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Primordial Carbonylated Iron-Sulfur Compounds and the Synthesis of Pyruvate

Science  25 Aug 2000:
Vol. 289, Issue 5483, pp. 1337-1340
DOI: 10.1126/science.289.5483.1337

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Abstract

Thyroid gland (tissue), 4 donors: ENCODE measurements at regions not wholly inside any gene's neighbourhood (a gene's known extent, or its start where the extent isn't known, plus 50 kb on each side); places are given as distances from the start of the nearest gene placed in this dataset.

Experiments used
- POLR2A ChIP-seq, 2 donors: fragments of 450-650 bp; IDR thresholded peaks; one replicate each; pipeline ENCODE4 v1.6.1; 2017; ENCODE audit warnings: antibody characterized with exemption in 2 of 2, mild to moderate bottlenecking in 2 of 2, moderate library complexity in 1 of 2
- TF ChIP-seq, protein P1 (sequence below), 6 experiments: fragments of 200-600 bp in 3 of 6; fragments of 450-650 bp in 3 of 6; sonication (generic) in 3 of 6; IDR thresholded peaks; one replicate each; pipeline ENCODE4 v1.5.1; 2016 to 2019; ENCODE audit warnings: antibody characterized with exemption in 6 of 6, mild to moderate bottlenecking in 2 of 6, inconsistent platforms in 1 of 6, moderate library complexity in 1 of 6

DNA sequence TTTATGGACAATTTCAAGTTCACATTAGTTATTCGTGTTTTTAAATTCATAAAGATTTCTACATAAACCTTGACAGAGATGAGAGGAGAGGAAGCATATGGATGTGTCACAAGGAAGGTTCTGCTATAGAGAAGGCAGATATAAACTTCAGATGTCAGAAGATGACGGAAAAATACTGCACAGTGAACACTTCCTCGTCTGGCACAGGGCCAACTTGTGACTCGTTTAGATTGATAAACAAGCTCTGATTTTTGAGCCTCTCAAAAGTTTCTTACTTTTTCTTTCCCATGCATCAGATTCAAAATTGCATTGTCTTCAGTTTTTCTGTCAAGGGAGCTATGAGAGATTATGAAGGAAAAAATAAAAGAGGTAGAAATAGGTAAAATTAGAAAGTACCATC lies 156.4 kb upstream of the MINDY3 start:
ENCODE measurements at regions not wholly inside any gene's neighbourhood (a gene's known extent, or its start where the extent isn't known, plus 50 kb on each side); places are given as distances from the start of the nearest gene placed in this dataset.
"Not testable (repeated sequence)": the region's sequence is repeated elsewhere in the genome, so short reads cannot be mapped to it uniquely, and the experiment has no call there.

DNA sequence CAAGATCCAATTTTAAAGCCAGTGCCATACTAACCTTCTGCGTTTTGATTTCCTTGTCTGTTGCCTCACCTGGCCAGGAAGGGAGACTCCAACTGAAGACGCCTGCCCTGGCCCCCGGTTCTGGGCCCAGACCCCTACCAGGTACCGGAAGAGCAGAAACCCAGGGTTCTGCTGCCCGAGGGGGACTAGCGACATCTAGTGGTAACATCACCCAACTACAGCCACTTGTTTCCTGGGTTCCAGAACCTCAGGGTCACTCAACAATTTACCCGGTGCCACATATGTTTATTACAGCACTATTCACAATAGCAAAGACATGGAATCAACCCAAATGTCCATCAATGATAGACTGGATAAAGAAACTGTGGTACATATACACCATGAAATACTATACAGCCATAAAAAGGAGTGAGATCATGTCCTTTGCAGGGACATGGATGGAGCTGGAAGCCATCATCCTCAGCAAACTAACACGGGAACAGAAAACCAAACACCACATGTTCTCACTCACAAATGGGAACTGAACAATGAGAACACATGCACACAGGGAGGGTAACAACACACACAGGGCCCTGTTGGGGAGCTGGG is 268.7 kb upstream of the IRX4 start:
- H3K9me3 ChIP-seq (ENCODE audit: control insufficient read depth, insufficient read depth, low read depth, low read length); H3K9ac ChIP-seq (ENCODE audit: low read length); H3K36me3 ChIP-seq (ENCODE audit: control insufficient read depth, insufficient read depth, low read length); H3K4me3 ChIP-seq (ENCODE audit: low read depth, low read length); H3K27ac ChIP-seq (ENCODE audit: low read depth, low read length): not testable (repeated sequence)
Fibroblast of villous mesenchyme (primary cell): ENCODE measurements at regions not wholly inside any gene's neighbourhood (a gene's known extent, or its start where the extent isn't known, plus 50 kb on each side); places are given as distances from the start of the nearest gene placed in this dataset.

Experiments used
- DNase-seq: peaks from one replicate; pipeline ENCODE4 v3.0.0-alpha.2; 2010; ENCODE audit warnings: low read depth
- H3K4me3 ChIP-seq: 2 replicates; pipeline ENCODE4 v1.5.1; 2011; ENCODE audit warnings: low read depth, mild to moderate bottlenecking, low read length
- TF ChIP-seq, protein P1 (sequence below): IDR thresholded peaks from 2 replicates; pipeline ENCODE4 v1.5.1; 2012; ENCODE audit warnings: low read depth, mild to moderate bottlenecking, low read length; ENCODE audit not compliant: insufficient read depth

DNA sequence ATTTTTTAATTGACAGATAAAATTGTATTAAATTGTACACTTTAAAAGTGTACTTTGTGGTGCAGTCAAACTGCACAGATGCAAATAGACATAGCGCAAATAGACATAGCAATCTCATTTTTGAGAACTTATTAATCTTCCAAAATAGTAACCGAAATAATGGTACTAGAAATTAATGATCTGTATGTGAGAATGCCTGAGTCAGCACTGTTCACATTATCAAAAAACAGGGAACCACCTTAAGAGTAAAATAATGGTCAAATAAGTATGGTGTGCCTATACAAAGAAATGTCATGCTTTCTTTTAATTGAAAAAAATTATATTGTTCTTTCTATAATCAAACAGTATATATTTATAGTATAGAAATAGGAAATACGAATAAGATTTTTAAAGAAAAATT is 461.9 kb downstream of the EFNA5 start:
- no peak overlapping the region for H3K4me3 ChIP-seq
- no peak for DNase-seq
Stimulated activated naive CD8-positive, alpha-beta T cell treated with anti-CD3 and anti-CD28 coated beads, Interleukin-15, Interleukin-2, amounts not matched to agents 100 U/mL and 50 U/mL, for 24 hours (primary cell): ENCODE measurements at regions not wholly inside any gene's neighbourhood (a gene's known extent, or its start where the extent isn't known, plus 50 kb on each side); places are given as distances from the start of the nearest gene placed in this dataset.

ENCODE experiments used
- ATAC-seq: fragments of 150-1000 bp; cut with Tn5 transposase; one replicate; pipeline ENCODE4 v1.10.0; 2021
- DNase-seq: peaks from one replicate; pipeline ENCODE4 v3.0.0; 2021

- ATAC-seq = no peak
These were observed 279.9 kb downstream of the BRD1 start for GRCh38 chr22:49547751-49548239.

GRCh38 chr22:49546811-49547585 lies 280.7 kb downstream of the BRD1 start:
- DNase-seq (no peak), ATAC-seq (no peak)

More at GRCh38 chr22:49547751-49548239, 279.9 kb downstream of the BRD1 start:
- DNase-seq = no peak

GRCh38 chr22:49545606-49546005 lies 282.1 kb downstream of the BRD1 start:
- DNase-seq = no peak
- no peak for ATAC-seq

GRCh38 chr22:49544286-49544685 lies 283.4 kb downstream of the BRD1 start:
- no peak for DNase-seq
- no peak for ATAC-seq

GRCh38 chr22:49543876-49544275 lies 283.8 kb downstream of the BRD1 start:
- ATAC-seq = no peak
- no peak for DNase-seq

Experiments exploring the potential catalytic role of iron sulfide at 250°C and elevated pressures (50, 100, and 200 megapascals) revealed a facile, pressure-enhanced synthesis of organometallic phases formed through the reaction of alkyl thiols and carbon monoxide with iron sulfide. A suite of organometallic compounds were characterized with ultraviolet-visible and Raman spectroscopy. The natural synthesis of such compounds is anticipated in present-day and ancient environments wherever reduced hydrothermal fluids pass through iron sulfide–containing crust. Here, pyruvic acid was synthesized in the presence of such organometallic phases. These compounds could have provided the prebiotic Earth with critical biochemical functionality.

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